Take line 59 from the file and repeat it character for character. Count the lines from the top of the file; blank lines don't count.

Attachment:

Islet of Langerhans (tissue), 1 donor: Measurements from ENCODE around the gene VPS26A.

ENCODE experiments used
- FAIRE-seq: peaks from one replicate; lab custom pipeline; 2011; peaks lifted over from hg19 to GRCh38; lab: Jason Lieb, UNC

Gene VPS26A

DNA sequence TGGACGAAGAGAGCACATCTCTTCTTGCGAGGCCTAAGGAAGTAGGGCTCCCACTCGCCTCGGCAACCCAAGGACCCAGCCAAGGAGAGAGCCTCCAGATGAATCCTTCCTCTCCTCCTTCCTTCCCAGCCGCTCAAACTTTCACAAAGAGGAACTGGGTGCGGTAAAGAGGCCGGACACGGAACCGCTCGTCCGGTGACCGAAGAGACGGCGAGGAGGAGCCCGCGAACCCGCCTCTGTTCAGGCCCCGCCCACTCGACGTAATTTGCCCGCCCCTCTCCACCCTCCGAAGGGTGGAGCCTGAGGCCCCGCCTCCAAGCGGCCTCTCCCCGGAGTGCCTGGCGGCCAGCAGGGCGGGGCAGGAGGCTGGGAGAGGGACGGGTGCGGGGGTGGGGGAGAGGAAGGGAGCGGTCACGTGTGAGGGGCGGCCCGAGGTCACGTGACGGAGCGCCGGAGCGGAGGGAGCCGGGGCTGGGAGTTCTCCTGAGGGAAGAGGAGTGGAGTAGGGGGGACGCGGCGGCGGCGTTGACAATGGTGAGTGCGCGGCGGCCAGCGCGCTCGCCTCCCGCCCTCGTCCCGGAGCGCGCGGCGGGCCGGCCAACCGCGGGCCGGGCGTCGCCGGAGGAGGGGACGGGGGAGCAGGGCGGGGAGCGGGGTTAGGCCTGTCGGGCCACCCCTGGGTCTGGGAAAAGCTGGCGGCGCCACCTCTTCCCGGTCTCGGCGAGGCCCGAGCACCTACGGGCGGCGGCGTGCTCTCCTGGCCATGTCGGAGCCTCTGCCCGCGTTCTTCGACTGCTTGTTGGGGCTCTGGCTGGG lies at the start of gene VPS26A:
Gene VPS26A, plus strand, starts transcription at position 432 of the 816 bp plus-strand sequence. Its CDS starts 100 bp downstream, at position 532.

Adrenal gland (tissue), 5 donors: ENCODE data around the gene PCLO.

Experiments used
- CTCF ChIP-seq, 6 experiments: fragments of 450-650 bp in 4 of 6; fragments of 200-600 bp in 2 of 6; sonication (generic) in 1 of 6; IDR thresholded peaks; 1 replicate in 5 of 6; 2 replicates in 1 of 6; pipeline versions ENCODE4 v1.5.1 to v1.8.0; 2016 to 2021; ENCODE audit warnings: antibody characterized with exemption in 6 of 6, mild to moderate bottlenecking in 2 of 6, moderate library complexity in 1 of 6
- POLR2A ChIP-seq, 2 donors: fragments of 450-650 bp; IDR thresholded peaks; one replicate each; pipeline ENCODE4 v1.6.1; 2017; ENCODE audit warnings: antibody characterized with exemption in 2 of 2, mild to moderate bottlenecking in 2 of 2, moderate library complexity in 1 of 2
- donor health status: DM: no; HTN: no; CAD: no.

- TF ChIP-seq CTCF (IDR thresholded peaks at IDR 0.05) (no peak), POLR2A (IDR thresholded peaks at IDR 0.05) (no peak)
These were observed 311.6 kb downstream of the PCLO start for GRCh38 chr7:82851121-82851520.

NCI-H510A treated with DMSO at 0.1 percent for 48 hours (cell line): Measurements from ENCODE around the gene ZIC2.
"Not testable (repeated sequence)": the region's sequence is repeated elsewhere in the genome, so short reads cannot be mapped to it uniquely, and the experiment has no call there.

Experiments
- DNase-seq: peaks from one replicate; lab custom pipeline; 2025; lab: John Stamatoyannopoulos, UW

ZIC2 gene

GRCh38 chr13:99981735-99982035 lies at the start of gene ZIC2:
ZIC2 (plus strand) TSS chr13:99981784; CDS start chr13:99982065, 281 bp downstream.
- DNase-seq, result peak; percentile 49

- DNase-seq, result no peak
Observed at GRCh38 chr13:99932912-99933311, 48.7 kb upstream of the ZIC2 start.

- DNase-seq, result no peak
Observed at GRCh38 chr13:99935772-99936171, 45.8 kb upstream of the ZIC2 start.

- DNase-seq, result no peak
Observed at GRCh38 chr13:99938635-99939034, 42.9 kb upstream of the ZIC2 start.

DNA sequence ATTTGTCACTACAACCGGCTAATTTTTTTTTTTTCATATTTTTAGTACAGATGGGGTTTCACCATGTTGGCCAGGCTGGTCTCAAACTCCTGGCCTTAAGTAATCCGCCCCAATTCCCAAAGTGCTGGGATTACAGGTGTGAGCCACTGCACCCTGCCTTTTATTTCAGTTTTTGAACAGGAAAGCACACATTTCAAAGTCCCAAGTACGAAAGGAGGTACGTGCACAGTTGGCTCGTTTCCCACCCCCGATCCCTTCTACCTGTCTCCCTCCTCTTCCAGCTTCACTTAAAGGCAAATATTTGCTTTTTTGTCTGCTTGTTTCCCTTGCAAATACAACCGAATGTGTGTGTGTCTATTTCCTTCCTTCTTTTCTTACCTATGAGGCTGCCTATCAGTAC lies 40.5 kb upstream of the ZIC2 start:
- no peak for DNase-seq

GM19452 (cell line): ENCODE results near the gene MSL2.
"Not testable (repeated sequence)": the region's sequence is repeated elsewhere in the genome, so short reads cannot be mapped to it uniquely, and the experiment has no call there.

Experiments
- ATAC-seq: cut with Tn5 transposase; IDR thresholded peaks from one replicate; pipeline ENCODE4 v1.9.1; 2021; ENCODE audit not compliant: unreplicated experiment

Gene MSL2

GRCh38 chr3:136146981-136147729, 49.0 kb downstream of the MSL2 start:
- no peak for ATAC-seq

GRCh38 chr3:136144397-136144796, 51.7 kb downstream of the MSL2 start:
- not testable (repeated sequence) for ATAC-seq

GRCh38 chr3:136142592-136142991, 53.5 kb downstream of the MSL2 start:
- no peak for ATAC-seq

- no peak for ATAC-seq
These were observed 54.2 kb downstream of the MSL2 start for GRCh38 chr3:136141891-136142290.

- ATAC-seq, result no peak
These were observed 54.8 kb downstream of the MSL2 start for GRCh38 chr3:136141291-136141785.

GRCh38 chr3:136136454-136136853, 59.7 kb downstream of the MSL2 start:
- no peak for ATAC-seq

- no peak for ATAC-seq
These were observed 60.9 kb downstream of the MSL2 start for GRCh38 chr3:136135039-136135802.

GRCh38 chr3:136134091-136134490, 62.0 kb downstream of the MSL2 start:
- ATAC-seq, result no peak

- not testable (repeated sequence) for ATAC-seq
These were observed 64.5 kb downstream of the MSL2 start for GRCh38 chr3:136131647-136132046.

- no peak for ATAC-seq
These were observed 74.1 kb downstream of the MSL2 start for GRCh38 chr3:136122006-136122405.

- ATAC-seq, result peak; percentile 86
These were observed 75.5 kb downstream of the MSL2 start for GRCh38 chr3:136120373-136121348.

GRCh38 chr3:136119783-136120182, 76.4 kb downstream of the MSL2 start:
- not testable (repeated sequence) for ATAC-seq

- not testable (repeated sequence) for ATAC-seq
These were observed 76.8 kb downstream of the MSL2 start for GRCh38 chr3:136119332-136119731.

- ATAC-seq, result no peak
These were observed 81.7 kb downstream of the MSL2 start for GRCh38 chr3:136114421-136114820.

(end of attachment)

- not testable (repeated sequence) for ATAC-seq